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MPs call for review of long-term NHS funding

98 MPs seek review of health and social care funding up to 2034

Adrian O'Dowd

Monday, 26 March 2018

A large cross-party group of MPs is today calling on prime minister Theresa May to set up a parliamentary commission on the long-term funding of health and social care.

The group of 98 MPs includes 21 select committee chairs and 30 former ministers from both sides of the House of Commons.

They have written a letter to Mrs May underlining their desire for a long-term review of funding for health and social care between 2019 and 2034 which should take into account potential productivity and quality improvement, including health prevention, to reduce demand.

Such a commission would, in effect, be a special select committee of both Houses of Parliament and could take an independent, cross-party approach to an issue the MPs describe as being ‘of national importance’ to help to break political deadlock that has prevented a realistic approach to increasing resources for health and social care.

System-wide pressures in recent weeks cannot just be attributed to flu and the cold weather, says the letter, but reflect serious underlying issues facing the NHS, public health and social care.

These systems were overstretched, poorly integrated and no longer able to keep up with rising demand and cost pressures of new drugs and technologies, said the MPs, who proposed a commission report by Easter of next year.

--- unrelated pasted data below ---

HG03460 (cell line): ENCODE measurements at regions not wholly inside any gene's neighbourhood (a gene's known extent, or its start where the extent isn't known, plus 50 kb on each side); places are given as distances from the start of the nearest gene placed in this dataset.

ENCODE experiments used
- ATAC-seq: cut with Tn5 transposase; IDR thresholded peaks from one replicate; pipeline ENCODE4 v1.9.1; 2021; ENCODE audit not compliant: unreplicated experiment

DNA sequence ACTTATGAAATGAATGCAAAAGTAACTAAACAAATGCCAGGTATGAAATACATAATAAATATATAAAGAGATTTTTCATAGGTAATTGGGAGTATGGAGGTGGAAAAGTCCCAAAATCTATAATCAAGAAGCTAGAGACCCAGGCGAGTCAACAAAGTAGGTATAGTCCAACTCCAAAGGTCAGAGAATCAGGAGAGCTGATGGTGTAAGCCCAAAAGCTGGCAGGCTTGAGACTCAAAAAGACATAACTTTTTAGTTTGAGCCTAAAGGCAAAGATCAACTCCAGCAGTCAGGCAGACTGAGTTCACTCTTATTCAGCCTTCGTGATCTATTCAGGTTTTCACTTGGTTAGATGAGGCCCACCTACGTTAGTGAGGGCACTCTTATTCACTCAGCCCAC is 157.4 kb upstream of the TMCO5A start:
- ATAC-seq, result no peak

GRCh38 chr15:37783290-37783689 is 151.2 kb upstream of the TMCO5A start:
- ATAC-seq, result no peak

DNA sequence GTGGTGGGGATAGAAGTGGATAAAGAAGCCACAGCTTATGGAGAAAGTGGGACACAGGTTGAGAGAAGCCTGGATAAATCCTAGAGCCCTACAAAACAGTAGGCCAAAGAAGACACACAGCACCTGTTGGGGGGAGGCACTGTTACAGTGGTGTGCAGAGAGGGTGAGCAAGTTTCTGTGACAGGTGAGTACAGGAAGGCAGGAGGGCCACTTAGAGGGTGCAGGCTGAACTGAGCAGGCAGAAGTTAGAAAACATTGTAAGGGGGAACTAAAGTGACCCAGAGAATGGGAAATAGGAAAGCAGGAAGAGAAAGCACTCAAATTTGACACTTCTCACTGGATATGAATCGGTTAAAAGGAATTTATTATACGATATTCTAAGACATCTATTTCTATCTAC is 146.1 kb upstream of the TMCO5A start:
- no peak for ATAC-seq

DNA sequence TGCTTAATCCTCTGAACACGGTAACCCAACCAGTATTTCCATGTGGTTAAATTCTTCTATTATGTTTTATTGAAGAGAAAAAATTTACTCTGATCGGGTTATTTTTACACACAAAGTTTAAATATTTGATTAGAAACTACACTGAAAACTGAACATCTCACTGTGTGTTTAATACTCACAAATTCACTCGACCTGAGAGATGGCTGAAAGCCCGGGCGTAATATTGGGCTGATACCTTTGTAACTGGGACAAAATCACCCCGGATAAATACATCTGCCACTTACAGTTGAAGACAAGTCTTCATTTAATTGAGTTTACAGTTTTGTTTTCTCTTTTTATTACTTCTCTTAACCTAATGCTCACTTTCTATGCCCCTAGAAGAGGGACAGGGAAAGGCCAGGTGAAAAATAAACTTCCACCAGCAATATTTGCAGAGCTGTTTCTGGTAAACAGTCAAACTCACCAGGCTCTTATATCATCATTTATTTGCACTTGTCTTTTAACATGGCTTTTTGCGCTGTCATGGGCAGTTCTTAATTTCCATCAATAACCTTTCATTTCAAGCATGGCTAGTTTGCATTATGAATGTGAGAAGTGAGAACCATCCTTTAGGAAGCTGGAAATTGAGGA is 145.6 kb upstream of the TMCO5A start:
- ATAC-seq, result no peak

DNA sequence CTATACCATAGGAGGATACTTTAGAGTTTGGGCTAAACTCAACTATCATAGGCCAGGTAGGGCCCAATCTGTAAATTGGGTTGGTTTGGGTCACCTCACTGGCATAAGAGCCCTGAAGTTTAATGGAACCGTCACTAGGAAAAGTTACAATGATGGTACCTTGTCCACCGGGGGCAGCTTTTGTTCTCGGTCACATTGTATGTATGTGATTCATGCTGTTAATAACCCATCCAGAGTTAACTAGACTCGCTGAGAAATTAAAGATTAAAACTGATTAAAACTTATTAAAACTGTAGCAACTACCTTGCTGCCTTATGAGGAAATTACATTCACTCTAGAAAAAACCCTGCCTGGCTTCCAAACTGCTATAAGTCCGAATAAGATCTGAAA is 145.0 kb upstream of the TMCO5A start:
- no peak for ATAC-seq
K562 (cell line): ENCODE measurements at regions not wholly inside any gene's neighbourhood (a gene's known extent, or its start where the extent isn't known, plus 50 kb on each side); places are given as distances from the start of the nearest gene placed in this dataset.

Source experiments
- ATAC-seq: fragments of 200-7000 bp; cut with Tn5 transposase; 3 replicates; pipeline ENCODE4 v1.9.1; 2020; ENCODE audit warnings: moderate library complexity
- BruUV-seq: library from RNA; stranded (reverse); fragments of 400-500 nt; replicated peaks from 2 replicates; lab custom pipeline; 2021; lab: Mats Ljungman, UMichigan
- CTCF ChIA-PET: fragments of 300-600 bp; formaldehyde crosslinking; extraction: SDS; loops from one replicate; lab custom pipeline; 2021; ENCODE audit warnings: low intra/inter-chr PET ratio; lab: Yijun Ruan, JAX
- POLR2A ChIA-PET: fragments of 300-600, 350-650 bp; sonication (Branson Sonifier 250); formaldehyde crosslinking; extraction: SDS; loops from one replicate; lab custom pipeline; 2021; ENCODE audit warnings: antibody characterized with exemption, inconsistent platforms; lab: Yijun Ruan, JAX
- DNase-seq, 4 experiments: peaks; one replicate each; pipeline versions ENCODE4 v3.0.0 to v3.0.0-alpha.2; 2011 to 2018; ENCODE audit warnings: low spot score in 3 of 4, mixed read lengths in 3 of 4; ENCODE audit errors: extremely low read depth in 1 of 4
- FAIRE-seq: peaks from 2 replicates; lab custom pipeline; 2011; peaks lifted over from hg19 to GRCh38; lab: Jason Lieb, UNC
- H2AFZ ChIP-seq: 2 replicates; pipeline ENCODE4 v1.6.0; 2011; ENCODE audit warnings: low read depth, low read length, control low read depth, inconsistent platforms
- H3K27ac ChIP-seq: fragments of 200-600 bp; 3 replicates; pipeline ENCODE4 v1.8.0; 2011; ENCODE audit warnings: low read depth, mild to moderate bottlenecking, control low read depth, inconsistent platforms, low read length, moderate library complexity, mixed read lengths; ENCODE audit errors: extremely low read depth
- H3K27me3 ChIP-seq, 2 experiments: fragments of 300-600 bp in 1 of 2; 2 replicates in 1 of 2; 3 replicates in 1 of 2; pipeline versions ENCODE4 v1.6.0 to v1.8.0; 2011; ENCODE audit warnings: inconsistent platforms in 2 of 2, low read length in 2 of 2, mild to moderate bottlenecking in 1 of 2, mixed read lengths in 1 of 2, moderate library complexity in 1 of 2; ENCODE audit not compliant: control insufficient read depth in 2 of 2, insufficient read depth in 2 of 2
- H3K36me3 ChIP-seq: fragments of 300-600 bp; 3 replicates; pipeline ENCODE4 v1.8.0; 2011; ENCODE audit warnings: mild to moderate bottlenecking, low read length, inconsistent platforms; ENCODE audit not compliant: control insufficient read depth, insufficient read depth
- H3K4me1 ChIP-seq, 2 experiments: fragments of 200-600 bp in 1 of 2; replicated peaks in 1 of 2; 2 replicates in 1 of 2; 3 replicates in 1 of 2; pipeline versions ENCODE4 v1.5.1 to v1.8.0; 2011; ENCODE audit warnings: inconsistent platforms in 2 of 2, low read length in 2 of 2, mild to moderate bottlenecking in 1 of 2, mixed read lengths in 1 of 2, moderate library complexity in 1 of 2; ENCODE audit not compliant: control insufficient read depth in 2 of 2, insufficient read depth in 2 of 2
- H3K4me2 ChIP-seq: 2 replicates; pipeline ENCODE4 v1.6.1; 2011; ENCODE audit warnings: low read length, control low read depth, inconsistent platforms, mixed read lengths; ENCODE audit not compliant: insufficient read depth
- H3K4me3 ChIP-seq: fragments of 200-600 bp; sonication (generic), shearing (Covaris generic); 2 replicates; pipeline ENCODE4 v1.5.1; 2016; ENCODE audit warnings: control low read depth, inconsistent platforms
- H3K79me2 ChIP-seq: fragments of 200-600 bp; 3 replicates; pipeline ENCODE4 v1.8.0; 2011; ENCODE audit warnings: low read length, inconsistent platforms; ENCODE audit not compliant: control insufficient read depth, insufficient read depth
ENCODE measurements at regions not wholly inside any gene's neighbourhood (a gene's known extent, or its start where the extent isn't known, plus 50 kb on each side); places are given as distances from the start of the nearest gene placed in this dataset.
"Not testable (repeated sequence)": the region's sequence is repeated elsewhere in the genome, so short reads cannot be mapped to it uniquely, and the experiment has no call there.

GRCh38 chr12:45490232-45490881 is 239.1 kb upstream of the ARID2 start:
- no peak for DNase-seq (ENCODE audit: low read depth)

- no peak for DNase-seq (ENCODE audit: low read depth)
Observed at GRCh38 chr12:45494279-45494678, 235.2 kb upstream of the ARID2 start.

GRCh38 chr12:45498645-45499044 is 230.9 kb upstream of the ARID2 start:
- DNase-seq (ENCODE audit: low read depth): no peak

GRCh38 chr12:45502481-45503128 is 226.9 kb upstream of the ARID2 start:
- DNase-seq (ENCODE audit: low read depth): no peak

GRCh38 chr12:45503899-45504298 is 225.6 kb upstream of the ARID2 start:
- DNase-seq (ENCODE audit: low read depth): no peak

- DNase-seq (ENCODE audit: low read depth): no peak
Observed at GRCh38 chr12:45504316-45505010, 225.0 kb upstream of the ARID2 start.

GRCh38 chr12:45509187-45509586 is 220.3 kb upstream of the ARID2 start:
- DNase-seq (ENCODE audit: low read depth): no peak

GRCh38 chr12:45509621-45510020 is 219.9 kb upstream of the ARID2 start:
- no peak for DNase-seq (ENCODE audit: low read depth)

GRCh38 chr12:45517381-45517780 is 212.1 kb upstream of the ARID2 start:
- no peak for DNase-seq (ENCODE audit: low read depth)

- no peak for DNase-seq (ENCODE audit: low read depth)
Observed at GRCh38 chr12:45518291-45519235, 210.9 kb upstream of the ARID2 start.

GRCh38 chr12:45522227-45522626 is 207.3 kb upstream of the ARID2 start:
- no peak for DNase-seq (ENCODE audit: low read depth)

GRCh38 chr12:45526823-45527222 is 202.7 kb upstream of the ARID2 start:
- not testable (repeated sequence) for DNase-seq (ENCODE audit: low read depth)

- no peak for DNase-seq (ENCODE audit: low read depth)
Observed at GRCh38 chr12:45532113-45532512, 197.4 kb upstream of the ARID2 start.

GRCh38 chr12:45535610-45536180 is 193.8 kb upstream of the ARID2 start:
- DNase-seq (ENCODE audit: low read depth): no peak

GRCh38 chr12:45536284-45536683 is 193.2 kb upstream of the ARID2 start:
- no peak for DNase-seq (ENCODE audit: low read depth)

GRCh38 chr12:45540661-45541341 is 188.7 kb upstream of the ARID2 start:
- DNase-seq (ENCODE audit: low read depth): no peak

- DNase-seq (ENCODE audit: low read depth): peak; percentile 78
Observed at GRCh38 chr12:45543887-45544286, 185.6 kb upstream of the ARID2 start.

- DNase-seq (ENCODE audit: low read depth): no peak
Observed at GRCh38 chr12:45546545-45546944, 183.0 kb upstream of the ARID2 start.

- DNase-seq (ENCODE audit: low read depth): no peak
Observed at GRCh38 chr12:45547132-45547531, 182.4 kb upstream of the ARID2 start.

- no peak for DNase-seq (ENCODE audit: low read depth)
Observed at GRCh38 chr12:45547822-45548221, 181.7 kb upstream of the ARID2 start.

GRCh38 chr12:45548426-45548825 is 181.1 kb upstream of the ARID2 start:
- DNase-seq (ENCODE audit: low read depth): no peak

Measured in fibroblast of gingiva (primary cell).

The House of Commons liaison committee, which is made up of the chairs of each of the select committees, is due to hold an evidence session tomorrow with Mrs May and the issue of a commission is likely to be discussed then.

The letter was coordinated by select committee chairs Dr Sarah Wollaston, Norman Lamb and Frank Field, and former ministers Liz Kendall and Nick Boles as well as the former permanent secretary to the Treasury, Lord Macpherson of Earl’s Court.

Dr Wollaston, chair of the health and social care committee and the liaison committee, said: “We call on the government to act with urgency and to take a whole system approach to the funding of the NHS, social care and public health. On behalf of all those who rely on services, we need to break down the political barriers and to agree a way forward.

“We are calling on the prime minister to set up a cross-party parliamentary commission of both Houses of Parliament. We believe this is the best way to examine what funding is needed both now and into the long-term and to seek a consensus on the options for sharing the costs.”

Former shadow minister for care and older people Liz Kendall, said: “The public knows we will have to pay more for the NHS and social care, and the strength of feeling in the country is reflected by the breadth of commitment to tackling this issue in Parliament.”

Norman Lamb, chair of the science and technology select committee, said: “We need a fundamental review of health and care funding in order to safeguard the quality of these services in the longer-term and to finally deliver equal access to treatment for those who suffer from mental ill-health.”

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